“It’s an amazing brief to try and do, and if you think it’s complicated enough, we decided to place the concrete bowl in the air, so you can walk under it and hear the skateboards above you.
“Then the whole building is cantilevered. It’s a big building and it’s getting bigger. From the outside, it looks a lot smaller than it is and that’s not is that when you venture inside that you begin to understand the scale of the building.”
“Then we put the whole building on still images. It’s like building in Venice…”
Other projects in Folkestone have included Three Hills Sports Park in Cheriton Road, the Primary Academy, Harbor Fountains and of course Rocksalt.
But the hallmark of the Hollywood studio can be seen in many other places in Kent. In Ashford – on either side of the railway tracks – stand the Elwick Place cinema complex and the Curious Brewery.
during this time at Canterbury the company produced the Hampton by Hilton hotel built on the site of the former Slatters Hotel in St Margaret’s Street, and in margate the studio worked on the master plan for the revived Dreamland and the restoration of the Scenic Railway.
But it’s the planned headquarters for bicycle manufacturer Brompton, to be built in the heart of Ashford, that really energizes Hollywood.
“I competed with Manchester and Birmingham,” he said.
“I had to face very tough competition and two cities that have cycling at their heart.
“But what we did was we managed to find a site that was in a hundred acres and green space downtown, which is unheard of, but it just so happened to be is in the floodplain.
“So we had to come up with an amazing design solution to improve the floodplain, turn that into an advantage, and then we put the whole building on stills. It’s like building in Venice.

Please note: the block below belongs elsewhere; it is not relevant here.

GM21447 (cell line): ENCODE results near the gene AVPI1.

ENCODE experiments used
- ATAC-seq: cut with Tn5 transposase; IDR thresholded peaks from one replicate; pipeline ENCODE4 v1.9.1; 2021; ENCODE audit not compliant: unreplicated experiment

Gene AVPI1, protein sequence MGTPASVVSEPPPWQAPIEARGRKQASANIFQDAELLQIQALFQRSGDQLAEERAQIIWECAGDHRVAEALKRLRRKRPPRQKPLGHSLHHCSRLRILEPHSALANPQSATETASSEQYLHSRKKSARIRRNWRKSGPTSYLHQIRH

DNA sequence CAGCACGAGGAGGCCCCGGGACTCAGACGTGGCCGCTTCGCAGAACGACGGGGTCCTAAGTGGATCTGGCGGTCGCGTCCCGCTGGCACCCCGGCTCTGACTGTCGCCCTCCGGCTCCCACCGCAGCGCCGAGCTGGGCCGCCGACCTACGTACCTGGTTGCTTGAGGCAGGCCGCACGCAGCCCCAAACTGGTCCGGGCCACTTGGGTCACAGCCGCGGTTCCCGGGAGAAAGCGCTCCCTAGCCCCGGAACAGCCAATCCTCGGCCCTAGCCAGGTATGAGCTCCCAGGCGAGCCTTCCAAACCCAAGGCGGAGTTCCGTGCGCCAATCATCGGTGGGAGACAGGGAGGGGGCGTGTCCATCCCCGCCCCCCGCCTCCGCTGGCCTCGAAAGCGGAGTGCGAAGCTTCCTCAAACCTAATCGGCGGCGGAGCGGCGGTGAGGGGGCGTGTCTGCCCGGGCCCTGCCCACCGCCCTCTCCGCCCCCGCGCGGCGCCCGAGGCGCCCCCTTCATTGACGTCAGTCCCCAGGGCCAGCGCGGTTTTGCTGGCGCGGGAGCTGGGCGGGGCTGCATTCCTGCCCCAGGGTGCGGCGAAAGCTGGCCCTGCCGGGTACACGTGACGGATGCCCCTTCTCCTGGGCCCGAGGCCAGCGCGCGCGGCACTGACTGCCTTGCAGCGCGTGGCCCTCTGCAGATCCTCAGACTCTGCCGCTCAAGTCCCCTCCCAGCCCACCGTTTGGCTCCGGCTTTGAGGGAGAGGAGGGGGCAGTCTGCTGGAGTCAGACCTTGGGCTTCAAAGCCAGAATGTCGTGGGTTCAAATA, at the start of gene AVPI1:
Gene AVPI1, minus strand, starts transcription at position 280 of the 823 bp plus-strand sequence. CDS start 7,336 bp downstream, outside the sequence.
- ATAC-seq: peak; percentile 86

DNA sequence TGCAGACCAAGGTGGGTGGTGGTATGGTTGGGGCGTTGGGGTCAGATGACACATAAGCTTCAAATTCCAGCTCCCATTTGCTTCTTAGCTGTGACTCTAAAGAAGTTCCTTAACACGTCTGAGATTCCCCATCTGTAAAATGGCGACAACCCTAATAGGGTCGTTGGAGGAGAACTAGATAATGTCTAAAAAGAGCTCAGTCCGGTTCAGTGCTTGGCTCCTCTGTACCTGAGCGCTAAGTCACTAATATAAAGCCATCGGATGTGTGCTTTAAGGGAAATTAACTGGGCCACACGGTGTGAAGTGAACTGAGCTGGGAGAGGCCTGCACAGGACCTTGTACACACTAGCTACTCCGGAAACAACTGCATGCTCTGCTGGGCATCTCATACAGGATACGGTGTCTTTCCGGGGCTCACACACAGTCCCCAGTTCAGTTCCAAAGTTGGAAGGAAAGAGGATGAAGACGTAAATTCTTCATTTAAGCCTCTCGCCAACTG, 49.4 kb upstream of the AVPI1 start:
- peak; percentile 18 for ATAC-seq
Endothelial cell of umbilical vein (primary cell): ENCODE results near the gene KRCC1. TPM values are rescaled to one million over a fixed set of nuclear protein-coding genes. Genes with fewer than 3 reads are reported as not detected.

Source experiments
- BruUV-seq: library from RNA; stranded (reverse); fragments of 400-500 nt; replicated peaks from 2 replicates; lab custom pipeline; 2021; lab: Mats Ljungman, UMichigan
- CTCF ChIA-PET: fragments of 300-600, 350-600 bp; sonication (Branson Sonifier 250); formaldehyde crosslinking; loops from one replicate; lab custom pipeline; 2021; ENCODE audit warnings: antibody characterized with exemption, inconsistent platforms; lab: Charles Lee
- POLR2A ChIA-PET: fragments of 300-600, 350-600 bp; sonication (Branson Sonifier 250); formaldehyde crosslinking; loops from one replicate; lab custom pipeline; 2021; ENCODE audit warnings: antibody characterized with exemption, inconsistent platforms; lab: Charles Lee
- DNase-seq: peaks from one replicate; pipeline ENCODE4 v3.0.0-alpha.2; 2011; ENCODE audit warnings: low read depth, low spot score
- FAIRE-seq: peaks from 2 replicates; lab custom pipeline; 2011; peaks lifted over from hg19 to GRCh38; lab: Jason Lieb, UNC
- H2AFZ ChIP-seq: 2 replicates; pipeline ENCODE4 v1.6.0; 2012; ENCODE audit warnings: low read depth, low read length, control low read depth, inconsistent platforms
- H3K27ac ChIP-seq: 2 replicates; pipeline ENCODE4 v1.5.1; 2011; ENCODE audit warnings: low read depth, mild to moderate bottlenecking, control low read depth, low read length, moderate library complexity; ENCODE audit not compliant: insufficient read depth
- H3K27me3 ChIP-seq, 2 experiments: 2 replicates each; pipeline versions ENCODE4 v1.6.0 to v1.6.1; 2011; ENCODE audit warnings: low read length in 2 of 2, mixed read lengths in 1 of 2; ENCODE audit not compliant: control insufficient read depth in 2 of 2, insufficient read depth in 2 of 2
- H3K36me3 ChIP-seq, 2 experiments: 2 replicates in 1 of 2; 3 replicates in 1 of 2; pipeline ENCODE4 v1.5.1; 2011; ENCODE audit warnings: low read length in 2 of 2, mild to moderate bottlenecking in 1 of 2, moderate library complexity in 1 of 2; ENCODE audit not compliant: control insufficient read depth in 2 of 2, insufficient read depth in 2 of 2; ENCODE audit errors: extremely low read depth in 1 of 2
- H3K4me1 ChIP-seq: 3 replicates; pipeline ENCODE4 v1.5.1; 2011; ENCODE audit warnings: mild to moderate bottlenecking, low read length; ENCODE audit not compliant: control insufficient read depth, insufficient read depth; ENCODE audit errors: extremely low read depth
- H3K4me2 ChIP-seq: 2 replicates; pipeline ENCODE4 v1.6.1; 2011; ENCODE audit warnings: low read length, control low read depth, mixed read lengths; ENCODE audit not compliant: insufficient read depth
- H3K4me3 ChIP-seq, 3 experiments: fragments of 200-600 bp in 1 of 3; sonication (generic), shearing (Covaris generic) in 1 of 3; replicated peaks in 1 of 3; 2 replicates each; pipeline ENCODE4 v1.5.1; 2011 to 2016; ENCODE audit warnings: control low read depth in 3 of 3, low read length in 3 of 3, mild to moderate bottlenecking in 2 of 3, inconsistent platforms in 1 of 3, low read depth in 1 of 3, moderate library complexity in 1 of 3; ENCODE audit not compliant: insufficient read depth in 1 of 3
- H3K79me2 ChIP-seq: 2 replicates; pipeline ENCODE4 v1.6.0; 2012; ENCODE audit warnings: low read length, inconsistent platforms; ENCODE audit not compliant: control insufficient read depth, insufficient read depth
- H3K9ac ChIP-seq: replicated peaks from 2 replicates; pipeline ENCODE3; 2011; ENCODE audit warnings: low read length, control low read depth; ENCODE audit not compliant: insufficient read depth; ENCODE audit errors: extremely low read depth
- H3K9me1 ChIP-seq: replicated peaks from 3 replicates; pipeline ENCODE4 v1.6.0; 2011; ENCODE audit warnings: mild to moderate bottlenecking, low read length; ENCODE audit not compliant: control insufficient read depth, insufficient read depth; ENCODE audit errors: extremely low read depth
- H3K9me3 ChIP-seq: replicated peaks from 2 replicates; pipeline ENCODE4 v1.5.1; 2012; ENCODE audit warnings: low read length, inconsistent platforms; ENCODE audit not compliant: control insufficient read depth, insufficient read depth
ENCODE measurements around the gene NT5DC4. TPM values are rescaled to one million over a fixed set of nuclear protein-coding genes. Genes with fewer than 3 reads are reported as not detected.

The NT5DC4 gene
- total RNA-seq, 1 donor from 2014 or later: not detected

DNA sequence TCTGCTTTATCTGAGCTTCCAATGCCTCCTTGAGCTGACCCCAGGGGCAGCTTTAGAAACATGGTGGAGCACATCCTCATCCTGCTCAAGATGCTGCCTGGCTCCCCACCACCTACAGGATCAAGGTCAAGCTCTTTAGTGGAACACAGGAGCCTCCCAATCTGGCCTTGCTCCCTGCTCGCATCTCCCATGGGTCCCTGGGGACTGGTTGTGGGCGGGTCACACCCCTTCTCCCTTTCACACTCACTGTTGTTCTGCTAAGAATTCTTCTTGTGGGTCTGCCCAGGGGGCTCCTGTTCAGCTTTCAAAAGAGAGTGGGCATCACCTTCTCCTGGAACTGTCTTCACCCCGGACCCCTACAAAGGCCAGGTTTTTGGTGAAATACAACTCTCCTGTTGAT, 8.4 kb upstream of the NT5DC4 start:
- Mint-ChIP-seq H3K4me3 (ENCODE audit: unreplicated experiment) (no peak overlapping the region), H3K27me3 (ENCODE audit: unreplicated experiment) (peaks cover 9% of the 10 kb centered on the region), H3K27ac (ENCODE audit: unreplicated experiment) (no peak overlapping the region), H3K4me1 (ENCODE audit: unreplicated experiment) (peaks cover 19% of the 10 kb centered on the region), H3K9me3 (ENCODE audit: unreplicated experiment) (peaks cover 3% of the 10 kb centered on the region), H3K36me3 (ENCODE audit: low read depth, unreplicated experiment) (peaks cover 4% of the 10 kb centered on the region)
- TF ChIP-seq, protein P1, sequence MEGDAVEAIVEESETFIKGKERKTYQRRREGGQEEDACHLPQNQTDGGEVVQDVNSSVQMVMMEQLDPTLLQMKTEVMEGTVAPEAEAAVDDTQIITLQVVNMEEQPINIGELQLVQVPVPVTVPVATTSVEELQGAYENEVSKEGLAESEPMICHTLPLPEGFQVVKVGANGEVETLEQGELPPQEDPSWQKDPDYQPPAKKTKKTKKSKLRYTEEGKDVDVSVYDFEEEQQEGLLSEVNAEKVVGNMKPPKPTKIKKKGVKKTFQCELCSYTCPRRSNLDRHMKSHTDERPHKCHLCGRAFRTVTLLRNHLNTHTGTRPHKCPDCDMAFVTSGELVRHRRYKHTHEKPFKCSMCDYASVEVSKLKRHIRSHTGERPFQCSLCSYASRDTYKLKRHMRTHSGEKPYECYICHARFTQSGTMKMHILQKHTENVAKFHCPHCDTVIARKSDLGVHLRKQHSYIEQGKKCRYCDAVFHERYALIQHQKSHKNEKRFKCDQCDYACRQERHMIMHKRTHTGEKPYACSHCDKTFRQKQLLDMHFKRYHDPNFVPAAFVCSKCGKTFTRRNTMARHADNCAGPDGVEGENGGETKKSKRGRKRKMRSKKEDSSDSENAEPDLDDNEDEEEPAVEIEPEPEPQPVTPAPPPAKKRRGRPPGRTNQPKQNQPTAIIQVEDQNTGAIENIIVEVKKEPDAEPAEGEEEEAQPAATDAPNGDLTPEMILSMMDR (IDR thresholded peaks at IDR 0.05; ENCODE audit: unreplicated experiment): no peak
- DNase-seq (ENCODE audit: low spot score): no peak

“In 10 years, if everything goes according to plan and we complete all phases, we will have created between 2,500 and 3,000 jobs at this site alone, but not only that, we have created an architecture that can regenerate 100 acres so it’s in a park.”
And what about its philosophy and, if that’s not too grand a concept, its heritage?
“If you understand the whole, then you can think of the individual,” he says. “So if I understand the whole of Folkestone, I can start to feed myself and understand how to react to individual buildings or what the sum of the whole would be. to be.
“I would much rather be invested where I live because it comes with responsibility. I don’t want to leave behind something that I’m not proud of, that I don’t want to go back to in 10, 15, 20 years.
“I want to go back and know that we made the right decisions at the right time. I have a responsibility to do something that I believe in and that is something good for the community and that will create greater prosperity or a better place to live or help the city economically or whatever.
“So I feel a huge responsibility in that regard.”